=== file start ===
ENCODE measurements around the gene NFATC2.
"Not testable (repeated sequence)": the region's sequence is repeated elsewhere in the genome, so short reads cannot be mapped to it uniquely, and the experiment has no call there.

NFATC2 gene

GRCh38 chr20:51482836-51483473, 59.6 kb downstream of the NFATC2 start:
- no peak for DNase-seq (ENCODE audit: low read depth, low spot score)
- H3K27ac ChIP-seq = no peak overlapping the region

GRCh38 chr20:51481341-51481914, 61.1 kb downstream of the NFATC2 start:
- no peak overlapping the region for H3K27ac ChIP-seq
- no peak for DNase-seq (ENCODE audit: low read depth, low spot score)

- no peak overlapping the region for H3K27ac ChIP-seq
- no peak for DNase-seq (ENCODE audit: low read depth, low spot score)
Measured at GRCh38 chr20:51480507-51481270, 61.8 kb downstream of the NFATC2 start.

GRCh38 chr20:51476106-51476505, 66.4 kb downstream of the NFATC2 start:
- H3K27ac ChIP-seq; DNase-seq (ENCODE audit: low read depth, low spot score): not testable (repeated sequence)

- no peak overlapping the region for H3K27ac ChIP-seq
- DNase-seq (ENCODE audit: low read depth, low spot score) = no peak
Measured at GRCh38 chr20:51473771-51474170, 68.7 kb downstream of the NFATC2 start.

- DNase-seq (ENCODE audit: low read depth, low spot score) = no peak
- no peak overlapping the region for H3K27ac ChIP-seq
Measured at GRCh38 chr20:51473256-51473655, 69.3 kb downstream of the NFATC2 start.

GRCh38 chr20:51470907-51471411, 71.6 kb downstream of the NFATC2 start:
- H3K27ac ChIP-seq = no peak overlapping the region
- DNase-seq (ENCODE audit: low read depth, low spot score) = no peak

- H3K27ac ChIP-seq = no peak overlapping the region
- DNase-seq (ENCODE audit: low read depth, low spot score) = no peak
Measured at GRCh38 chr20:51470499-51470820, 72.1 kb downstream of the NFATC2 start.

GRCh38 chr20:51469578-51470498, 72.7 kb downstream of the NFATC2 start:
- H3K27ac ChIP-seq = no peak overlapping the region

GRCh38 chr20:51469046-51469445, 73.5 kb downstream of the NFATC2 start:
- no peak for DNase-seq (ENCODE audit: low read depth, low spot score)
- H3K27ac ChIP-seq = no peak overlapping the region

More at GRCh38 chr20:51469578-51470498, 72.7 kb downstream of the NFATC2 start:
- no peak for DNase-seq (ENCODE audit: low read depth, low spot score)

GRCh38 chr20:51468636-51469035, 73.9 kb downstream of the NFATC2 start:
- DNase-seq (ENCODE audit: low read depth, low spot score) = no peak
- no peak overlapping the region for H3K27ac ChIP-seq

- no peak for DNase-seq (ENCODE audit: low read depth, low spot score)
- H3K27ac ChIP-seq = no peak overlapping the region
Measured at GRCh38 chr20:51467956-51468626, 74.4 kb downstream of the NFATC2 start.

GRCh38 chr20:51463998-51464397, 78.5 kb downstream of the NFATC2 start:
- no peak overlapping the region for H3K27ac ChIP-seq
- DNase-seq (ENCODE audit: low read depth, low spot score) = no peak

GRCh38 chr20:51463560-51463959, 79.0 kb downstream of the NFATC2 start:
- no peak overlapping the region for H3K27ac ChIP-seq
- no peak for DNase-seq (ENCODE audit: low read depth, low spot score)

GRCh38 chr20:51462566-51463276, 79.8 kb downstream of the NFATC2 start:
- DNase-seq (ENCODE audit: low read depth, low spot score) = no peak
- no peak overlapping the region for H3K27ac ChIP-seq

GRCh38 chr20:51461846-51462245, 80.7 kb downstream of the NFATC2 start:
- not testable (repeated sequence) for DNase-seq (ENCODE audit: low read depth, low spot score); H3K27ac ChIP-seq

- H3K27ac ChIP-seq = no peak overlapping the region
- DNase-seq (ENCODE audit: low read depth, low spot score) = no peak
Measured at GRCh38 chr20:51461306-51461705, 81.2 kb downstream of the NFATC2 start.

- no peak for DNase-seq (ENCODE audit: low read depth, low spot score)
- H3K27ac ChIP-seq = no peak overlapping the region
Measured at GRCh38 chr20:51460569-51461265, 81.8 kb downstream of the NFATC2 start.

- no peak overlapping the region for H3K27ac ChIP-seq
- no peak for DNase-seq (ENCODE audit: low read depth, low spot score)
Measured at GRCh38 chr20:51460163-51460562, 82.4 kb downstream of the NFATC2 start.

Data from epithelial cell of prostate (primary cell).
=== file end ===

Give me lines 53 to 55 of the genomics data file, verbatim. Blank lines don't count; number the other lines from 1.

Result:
Measured at GRCh38 chr20:51461306-51461705, 81.2 kb downstream of the NFATC2 start.

- no peak for DNase-seq (ENCODE audit: low read depth, low spot score)
- H3K27ac ChIP-seq = no peak overlapping the region